Leveling Up the FCA: The Soft Metrics That Should Inform a Capital Plan

I love college campuses. The convergent harmony of stately lecture halls functioning effortlessly alongside state-of-the-art testaments to human ingenuity is a unique joy. There’s nothing like it. Next to a 200-year old campus icon you might find a brand-new research facility. In the shadow of a new athletics complex may lie centuries of unblemished architectural history. Striking the balance between old and new and maintaining proper building function is the art and science of higher education facilities management.

Sustaining this equilibrium requires a capital plan that prioritizes the institutional investments that are most mission aligned. Achieving such a plan means gathering information about and discussing facilities as assets, not mere brick and mortar buildings. It means providing context that goes beyond dollars and cents. That’s especially true now, as the economic landscape of higher education is shifting quickly. Campus decision-makers require an understanding of facilities that zooms in further than a traditional facilities condition assessment (FCA) is built to do.

But before we get into that, let’s look at the value an FCA traditionally delivers.

The Baseline: Age and Condition

Facilities, like people, age differently. Some folks are active and vibrant well past retirement age. I myself did not run my first marathon until I was 50. Some people age poorly or too quickly, and their physical conditions do not match the ages on their birth certificates. Any good FCA will show you what facilities are old on paper alone and which are old in their bones.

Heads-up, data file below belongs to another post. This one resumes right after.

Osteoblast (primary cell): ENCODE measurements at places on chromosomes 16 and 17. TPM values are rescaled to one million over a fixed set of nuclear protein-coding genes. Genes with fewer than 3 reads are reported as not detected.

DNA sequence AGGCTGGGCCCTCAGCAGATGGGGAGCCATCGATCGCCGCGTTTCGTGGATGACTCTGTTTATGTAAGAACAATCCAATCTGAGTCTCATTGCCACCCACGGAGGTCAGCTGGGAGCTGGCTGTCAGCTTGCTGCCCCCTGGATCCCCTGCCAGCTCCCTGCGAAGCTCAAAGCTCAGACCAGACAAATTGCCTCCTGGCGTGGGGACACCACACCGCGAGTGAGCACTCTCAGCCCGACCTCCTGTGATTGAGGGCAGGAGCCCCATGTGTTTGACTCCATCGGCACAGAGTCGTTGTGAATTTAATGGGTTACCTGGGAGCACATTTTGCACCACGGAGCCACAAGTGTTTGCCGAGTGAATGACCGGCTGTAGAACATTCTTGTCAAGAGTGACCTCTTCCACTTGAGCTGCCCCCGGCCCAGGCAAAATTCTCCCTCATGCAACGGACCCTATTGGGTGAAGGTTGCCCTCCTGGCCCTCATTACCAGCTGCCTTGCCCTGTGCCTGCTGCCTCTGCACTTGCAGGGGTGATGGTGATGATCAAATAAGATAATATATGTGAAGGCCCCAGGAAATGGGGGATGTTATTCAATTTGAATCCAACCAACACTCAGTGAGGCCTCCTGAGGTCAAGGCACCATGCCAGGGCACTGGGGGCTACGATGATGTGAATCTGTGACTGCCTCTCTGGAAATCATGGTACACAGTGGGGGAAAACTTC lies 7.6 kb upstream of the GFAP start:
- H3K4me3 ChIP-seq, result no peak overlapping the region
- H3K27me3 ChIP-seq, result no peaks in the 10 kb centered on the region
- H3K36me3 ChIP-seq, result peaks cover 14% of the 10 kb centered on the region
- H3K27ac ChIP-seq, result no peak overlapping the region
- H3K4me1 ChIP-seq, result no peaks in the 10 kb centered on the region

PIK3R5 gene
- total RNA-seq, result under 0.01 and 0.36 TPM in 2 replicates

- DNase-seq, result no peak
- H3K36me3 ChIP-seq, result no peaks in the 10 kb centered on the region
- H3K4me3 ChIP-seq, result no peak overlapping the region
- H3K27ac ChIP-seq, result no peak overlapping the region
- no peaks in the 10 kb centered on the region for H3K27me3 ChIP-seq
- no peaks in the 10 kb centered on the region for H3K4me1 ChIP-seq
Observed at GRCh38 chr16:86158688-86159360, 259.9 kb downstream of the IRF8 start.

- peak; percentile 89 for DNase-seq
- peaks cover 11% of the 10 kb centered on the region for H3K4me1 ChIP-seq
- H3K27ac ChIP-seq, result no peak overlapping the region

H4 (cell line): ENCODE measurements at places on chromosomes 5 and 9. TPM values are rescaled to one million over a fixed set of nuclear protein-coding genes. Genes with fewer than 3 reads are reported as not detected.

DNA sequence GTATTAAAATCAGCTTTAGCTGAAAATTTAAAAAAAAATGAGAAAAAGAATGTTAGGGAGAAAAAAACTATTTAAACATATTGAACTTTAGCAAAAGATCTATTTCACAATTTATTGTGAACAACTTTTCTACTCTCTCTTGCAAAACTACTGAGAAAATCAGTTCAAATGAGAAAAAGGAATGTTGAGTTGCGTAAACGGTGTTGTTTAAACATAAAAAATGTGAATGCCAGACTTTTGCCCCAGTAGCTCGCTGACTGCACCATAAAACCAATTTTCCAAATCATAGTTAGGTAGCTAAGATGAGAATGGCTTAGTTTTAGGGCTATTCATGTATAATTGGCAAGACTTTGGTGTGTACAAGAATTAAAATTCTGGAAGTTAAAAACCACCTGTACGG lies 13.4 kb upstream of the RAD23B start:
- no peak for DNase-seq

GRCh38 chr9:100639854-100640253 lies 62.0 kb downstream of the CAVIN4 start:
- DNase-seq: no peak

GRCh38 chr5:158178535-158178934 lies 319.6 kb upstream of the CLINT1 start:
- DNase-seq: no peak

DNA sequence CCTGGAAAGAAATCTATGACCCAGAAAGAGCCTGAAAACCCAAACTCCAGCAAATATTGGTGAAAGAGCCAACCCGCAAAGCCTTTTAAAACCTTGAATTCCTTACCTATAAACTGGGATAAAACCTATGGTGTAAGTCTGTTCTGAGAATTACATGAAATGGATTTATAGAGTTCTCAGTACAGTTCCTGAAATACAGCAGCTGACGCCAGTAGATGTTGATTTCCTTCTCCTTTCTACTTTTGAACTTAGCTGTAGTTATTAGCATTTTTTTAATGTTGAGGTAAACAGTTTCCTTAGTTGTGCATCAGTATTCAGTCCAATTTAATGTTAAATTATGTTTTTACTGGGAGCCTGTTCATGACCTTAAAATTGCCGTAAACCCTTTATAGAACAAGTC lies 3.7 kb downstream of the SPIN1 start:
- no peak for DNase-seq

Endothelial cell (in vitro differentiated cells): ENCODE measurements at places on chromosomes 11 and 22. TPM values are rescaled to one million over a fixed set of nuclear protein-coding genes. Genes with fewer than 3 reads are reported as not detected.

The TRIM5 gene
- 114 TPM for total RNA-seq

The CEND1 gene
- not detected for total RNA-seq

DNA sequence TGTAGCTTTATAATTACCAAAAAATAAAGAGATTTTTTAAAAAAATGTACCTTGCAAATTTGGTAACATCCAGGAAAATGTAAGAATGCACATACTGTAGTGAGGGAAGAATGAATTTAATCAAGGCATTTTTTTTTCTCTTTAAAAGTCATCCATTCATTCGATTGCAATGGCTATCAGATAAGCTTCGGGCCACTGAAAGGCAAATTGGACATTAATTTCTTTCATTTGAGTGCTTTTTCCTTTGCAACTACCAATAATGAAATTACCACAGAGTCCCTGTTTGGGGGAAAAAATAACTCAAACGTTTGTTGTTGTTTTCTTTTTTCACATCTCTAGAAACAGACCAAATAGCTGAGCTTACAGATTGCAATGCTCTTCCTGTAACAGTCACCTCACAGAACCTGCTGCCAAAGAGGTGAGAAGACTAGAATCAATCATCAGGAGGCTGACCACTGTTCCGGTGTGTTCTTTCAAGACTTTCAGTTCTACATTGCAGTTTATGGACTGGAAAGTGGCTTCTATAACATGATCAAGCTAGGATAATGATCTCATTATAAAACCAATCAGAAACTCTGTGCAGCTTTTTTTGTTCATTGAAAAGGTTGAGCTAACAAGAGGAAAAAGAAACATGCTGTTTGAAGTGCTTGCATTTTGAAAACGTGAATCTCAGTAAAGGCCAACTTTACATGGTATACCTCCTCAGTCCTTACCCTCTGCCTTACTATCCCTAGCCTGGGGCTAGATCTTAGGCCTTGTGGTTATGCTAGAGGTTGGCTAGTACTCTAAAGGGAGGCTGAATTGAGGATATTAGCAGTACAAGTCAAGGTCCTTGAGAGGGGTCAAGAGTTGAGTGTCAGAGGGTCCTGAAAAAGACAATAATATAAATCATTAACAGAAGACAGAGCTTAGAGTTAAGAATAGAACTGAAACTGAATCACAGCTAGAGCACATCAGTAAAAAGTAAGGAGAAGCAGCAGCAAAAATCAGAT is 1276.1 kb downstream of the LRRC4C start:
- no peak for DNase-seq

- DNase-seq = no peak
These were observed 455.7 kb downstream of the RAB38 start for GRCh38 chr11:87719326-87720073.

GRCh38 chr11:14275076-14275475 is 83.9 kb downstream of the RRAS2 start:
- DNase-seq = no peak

While age is certainly a factor in assessing the function of a facility, it must always be tempered with condition. Just because a building is getting up there in years does not mean that it is time to hire a wrecking crew. Your facility might be 60 years old but have the body of a 30-year-old.

Age and condition should not be confused, but they should not be divorced either. Age is absolute but condition tends to be much more variable — together they are like a mathematical formula, inputs into an equation describing facility health. An FCA can give you the answers to that formula.

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Where the Traditional FCA Falls Short

An FCA can help create a baseline assessment of all your facilities needs, and that’s valuable. You can’t solve problems you don’t know you have. But here’s where we start to get into what a traditional FCA can’t do for higher ed leaders. A list of deficiencies, while helpful, is just that: a list. Alone, that list cannot inform strategic conversations about campus-wide needs and alignment to prioritized strategic investment targets. An FCA can’t tell you what order to complete renovations and updates and why said order gets you closer to your goals. Turning the corner from project list to strategy requires gathering info you just won’t find in an FCA. Let’s explore three of those soft metrics.

 

Building Function and Mission Alignment

There are many reasons to move a capital project to the top of the list. For example, a facility manager might want to first tackle the systems that are most likely to fail. That same facility manager might not feel comfortable telling the president of the university that she needs to wait to have the carpet in her office replaced. In either case, system failure or pressure from high places, the facility manager’s reasoning is valid. But the best reason to move forward with a project is alignment to the mission of the institution.